Christmas in Britain

Christmas is the biggest holiday of the year in Britain. If you visit the country at any time during December, you will be aware of the festival.

Christmas is celebrated on December 25, just after the shortest day of the year. It marks the birthday of Jesus Christ and has been a Christian festival for over a thousand years. Before that, there would have been midwinter festivals and some of those traditions carry on.

Most people in Britain are not practising Christians, but Christmas takes over the whole country. For most people it is a holiday rather than a religious festival.

It is very common for families to get together, exchange presents, and enjoy a large meal on Christmas Day. It is also traditional for the Queen to appear on television during Christmas afternoon.

The build-up to Christmas starts in early December as people begin to send cards to each other. This is a good way of keeping in touch with old friends.

It can get difficult to eat out in restaurants and pubs as workplaces organise their Christmas celebrations.

In December, the shops are very busy before Christmas as people shop for presents and food, and things to make their homes look good for the holiday. Then the shops are very busy after Christmas as the New Year sales start.

Many people are on holiday from work from December 24 to January 2, which is the day after the New Year holiday.

 So what can you expect if you visit Britain in December?

You will probably see lots of images of snowmen and old-fashioned streets in winter. Snow at Christmas is very rare, but pictures of it are very common. Lots of our Christmas traditions date back over a hundred years and come from the novels of Victorian writer Charles Dickens.

You will see pine trees decorated with glass balls and lights in public buildings and private homes. This tradition came from Germany with Queen Victoria’s husband Prince Albert. It is also popular now to have extra lights outside. Some homes have so many lights that people make special journeys to see them.

j0422578But most often, you will see pictures of a jolly man dressed in red with a white beard. This is Father Christmas, also called Santa Claus. Most British children believe that Father Christmas brings presents to everyone in the world during the night before Christmas morning.

They get very excited in the weeks before Christmas and often write a letter to Father Christmas asking for the gifts they would like.

Children believe that Father Christmas lives at the North Pole, and that small magical helpers (called elves) make the toys for children. Father Christmas then delivers them on a sleigh (a large sledge) pulled by reindeer through the sky. Father Christmas gets into each home by climbing down the chimney and putting presents in a large sock.

What about religious celebrations?

This is a special time of the year for Christian churches. At Christmas itself there are services which tell the Bible story of how Jesus was born in a stable, with a star overhead. You are likely to see images of angels, the stable with people inside, and the shepherds and wise men who came to visit the baby.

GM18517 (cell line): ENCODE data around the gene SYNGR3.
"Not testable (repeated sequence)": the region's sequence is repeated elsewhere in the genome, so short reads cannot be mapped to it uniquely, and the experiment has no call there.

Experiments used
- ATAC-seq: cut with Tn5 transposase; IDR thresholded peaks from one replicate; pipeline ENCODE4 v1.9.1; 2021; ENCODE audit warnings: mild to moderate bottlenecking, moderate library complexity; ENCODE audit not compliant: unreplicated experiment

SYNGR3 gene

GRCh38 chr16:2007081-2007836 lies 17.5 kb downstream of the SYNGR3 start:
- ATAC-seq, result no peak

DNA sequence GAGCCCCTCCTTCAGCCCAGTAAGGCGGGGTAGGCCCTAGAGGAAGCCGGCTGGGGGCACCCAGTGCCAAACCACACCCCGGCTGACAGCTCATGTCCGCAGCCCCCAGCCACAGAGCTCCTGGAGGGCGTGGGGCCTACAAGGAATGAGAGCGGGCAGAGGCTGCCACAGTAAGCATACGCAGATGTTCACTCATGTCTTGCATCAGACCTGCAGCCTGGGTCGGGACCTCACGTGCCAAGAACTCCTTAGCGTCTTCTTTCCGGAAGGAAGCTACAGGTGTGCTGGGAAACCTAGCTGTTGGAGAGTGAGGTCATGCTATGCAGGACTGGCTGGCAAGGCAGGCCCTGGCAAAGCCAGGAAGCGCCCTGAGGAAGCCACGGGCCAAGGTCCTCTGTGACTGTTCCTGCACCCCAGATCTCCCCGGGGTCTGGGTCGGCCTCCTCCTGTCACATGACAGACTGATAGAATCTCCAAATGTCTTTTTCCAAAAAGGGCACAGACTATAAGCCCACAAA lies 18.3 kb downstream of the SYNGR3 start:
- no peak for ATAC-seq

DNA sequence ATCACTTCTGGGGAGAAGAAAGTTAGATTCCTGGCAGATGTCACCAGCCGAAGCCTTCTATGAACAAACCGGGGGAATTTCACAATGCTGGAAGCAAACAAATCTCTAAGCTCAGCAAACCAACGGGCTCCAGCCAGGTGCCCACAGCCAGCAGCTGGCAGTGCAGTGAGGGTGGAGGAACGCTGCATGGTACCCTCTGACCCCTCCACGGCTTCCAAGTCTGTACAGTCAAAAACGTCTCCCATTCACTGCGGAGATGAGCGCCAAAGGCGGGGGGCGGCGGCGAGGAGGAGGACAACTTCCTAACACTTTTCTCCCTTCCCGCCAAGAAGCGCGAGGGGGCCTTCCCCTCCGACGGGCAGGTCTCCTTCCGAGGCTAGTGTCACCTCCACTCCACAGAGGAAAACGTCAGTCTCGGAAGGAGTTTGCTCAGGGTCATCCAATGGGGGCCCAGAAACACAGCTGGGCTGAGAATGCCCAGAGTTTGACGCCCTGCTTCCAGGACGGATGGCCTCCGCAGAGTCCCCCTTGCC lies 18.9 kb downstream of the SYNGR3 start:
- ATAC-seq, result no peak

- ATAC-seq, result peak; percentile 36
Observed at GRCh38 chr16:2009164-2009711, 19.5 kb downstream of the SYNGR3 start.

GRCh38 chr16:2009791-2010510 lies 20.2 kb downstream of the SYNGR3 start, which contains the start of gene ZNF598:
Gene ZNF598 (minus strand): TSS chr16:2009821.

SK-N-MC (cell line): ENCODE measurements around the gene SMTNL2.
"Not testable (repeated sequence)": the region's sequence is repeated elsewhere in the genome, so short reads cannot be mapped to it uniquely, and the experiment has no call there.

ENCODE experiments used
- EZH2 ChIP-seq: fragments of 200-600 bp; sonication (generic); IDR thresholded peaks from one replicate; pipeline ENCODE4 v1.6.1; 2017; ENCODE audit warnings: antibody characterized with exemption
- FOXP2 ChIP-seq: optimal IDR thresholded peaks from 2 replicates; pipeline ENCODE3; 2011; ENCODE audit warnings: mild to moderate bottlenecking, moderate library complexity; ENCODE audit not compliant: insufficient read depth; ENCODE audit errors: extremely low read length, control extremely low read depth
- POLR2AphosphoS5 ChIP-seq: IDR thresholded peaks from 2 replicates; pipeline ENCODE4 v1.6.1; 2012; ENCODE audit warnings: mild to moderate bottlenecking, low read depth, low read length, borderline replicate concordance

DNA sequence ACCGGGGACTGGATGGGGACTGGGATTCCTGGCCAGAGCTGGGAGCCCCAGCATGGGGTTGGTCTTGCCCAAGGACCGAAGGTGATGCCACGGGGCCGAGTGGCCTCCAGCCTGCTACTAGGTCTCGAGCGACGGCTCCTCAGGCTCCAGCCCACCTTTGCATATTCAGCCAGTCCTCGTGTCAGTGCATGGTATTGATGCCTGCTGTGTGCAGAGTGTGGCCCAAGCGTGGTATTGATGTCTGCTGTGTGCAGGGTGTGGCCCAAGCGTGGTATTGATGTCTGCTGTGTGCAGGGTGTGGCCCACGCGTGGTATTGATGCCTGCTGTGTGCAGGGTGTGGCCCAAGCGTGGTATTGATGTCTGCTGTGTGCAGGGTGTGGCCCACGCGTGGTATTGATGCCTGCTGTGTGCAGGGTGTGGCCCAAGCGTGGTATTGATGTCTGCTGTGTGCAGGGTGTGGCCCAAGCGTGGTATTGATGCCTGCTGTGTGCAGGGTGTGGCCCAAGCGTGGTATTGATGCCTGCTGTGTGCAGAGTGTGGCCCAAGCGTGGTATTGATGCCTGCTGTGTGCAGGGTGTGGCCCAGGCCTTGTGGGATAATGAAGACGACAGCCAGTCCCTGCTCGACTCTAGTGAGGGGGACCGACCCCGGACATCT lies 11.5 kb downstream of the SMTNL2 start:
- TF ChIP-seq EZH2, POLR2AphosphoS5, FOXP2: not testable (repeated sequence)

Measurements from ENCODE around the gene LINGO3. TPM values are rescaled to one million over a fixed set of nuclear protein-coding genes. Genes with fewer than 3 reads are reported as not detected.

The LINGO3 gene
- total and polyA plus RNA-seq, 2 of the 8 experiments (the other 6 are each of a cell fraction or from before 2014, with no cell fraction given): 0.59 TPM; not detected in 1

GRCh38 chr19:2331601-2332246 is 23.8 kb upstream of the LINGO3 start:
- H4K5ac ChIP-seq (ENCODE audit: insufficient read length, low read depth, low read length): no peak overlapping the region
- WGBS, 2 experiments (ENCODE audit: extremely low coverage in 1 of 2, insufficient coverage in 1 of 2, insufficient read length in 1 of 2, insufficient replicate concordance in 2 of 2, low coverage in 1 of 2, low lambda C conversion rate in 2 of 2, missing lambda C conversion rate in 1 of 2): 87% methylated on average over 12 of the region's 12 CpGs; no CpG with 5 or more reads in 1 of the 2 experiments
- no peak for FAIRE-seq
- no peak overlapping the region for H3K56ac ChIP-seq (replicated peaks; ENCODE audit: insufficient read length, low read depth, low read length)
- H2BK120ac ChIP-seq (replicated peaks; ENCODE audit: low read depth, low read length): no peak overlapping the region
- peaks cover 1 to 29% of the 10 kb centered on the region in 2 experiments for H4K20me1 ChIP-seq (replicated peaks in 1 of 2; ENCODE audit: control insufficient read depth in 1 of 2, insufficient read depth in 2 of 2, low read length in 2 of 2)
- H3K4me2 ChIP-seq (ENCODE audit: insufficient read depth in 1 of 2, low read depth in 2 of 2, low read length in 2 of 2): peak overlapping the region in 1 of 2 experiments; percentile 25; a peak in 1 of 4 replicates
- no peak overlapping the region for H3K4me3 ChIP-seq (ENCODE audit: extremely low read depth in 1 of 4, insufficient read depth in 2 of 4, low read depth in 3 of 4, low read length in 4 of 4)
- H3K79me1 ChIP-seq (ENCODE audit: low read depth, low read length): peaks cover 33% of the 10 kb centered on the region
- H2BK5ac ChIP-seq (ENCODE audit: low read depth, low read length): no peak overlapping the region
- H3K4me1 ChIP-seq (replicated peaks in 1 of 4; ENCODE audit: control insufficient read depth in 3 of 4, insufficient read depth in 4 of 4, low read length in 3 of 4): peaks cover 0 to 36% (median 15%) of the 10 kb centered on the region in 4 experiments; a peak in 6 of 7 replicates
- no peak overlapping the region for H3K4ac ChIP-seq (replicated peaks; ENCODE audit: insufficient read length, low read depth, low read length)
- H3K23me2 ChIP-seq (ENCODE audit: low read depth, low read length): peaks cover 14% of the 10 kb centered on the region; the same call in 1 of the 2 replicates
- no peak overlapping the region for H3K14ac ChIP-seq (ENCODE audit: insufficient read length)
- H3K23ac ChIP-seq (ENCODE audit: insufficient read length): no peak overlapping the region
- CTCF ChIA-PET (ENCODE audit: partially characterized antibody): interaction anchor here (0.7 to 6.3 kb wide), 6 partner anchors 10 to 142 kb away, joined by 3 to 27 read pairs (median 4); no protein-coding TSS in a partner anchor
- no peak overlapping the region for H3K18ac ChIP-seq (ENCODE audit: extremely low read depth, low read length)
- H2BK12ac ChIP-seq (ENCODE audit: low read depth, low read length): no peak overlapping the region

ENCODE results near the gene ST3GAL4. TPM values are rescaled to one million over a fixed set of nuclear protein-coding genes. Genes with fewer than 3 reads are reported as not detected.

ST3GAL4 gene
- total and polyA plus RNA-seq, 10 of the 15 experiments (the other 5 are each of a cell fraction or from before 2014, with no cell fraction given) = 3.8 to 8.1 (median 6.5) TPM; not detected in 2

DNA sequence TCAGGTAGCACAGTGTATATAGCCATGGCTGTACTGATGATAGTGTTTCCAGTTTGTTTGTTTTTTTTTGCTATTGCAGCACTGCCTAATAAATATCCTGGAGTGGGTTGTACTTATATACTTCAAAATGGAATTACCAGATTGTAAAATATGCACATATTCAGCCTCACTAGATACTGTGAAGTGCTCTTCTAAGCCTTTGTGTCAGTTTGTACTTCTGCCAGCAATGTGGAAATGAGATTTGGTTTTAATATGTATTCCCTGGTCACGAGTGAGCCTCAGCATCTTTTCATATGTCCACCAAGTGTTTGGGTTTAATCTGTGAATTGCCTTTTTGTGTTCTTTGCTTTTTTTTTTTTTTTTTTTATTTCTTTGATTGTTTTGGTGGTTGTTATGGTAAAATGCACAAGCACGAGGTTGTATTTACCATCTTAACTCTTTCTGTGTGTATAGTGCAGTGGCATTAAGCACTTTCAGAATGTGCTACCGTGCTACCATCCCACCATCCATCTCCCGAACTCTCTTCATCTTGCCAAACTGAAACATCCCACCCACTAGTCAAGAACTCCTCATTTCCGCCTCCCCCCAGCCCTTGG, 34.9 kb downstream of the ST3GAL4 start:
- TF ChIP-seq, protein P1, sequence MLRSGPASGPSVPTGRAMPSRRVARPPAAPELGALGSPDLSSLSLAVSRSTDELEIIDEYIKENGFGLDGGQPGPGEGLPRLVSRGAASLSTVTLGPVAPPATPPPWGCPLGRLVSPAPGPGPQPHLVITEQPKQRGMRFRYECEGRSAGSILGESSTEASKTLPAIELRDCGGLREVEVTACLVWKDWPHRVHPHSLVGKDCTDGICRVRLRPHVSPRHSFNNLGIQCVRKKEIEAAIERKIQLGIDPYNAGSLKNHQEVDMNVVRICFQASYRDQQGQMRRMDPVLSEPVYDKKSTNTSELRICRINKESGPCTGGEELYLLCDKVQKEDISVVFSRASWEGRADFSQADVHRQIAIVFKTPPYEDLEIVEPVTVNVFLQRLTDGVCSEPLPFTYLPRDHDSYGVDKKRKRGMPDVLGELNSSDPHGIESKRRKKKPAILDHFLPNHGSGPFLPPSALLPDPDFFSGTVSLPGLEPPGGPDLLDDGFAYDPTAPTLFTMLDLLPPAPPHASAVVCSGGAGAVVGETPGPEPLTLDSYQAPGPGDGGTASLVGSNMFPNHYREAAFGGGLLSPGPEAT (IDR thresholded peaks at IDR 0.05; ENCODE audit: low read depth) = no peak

Special hymns (religious songs) are sung for Christmas and many churches have a service very late on December 24. Many people attend this service even if they do not go to church during the rest of the year.

Are there any special foods to try at Christmas?

There are traditional foods for the Christmas Day meal and some of these are also eaten during December. Christmas lunch itself is large and filling. Most people buy lots of food and invite their families for the day.

j0423630Mince Pies are small pastries filled with a sweet and spicy mix of raisins and currants. They are eaten hot and cold, and sometimes served with brandy butter (an alcoholic, sweetened butter) or cream. These are widely eaten in December.

Christmas dinner. The traditional meal for December 25 is also often served in restaurants and pubs beforehand. Expect to be offered a roast dinner which includes turkey or goose, potatoes, Brussels sprouts, small sausages and stuffing (a herby bread sauce).j0423691

Families often buy an enormous turkey and so there are often leftovers. There are lots of jokes about different ways of serving the meat that is leftover.

Dessert is likely to be Christmas Pudding. This is a dark, very sweet cake-like pudding full of dried fruit. Be warned - it is sometimes brought to the table on fire!

List of English UK member centres that will be open over the Christmas holidays

 

Stanton School of English

Closed 25, 28 Dec, 1 Jan

 

British Study Centres Oxford

Closed 25 Dec - 4 Jan

 
British Study Centres London             Closed 25 Dec - 4 Jan 
 
British Study Centres Brighton Closed 25 Dec - 4 Jan  

Colchester English Study Centre

Closed 25, 28 Dec, 1 Jan

 

Frances King

Closed 25 Dec, 1 Jan

4hr study, sightseeing

Regent London

Closed 25 Dec, 1 Jan

22.5 hrs pw, sightseeing

Regent Brighton

Closed 25 Dec, 1 Jan

 

Central School of English

Closed 25 Dec, 1 Jan

London sights

OISE Cambridge

Closed 25 Dec, 1 Jan

Social programme

Select English London

Closed 25, 28 Dec, 1 Jan

15/20/25 hrs, celebrate with hosts

Professional Language Solutions

Closed 25, 28 Dec, 1 Jan

 

Manchester Academy of English

Closed 25, 28 Dec, 1 Jan

 

Edinburgh Language Academy

Closed 25 Dec, 1 Jan

 

Kingsway English Centre

Closed 25 Dec, 1 Jan

Christmas course - social activities, accommodation

 

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